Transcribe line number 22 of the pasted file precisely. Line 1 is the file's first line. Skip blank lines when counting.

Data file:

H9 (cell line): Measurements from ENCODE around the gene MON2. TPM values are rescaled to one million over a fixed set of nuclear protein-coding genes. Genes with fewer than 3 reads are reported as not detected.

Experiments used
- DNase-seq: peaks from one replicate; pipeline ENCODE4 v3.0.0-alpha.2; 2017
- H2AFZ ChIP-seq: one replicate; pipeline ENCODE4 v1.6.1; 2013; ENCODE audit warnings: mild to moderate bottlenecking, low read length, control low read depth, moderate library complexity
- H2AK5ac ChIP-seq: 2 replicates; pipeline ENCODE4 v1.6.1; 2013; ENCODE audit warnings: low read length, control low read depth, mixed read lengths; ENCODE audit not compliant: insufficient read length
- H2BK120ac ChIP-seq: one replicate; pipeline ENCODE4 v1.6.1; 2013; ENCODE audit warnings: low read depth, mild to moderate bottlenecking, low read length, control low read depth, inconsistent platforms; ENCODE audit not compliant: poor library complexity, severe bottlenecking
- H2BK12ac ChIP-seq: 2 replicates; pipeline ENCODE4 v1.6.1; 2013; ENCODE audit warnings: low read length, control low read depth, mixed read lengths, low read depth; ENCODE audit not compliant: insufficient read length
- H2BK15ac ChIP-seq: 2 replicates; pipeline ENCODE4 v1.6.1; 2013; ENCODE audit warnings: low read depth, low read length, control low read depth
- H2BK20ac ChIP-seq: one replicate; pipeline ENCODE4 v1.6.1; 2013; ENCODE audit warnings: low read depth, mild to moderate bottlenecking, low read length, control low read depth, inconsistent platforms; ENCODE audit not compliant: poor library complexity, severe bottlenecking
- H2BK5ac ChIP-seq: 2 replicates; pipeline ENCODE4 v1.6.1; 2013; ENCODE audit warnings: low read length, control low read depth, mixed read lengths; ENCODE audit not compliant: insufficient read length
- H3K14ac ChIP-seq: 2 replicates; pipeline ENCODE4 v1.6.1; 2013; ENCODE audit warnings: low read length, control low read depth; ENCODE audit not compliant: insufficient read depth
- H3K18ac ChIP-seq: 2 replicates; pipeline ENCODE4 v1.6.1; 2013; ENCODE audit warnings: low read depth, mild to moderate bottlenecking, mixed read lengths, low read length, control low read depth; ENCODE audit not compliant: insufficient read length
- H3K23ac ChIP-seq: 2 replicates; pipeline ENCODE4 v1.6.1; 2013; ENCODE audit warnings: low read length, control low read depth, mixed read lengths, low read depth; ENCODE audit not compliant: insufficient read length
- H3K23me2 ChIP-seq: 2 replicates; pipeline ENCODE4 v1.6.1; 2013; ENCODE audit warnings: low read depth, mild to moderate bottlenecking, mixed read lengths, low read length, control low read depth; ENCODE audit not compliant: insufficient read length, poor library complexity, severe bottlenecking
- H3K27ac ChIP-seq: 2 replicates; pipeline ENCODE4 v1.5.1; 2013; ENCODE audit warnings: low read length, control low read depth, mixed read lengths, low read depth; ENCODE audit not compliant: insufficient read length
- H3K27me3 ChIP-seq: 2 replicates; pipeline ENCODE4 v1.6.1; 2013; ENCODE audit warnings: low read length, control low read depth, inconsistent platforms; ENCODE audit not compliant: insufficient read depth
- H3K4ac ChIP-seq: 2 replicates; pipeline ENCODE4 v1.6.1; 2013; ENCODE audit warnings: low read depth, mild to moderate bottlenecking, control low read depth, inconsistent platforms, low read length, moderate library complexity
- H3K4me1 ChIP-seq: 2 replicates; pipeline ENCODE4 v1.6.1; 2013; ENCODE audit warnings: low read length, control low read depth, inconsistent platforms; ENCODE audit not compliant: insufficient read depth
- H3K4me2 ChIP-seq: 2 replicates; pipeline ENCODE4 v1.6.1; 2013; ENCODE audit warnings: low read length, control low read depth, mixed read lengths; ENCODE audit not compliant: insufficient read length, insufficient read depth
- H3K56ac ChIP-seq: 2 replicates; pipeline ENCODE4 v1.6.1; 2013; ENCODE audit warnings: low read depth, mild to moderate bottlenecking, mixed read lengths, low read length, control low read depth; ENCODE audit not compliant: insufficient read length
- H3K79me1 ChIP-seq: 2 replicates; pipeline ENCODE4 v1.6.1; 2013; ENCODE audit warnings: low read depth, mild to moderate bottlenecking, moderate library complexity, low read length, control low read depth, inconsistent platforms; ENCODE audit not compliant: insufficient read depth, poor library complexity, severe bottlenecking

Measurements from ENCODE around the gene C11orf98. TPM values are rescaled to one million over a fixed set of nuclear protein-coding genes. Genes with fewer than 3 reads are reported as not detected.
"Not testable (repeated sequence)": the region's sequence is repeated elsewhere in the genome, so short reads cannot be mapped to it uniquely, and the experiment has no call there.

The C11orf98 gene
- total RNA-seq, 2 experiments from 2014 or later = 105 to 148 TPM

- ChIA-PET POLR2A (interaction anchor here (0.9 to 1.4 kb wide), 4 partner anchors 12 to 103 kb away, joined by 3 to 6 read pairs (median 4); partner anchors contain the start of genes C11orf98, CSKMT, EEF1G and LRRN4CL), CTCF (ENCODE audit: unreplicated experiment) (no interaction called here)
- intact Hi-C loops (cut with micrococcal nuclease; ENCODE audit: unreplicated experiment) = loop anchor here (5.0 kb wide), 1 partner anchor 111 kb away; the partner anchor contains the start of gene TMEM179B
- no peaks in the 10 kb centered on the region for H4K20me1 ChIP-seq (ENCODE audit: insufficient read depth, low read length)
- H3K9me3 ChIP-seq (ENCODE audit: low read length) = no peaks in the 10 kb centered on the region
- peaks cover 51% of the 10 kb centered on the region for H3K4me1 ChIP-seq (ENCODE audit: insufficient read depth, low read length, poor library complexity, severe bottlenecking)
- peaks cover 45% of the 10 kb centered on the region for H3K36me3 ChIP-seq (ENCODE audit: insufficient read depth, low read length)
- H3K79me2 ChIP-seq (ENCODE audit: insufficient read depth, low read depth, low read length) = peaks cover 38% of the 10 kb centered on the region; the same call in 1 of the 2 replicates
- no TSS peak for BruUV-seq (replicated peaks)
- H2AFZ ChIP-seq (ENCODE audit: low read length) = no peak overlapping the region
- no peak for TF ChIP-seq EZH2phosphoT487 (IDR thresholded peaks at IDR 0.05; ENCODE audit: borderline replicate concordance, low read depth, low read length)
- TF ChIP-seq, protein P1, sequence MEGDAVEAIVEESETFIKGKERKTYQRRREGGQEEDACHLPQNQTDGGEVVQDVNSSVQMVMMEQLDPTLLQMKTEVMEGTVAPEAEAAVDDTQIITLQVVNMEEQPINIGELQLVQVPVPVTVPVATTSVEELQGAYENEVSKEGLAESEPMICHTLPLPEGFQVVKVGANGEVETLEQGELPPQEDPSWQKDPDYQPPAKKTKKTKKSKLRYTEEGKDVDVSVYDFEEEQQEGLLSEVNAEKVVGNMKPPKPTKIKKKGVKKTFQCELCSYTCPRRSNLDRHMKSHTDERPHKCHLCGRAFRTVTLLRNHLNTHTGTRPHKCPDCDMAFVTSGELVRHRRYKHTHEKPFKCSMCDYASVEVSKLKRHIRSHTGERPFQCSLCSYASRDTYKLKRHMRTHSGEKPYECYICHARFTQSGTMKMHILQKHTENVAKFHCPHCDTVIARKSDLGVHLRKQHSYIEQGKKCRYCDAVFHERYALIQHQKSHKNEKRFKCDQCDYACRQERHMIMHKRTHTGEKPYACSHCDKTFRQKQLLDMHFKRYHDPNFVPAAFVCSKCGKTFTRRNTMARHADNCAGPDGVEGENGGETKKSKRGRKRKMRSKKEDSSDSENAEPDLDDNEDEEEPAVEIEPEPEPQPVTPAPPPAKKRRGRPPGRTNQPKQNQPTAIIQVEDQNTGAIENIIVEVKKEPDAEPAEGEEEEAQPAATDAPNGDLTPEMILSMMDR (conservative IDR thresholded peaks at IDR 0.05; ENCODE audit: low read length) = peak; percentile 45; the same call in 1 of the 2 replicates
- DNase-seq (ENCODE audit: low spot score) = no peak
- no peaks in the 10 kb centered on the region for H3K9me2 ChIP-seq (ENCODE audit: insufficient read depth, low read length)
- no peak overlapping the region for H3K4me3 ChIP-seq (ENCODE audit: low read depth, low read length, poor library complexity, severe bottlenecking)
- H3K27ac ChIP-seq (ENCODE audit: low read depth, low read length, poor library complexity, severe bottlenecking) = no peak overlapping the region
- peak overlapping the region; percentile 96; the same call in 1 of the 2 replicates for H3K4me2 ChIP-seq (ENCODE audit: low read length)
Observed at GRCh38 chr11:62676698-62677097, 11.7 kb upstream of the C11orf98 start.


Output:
Measurements from ENCODE around the gene C11orf98. TPM values are rescaled to one million over a fixed set of nuclear protein-coding genes. Genes with fewer than 3 reads are reported as not detected.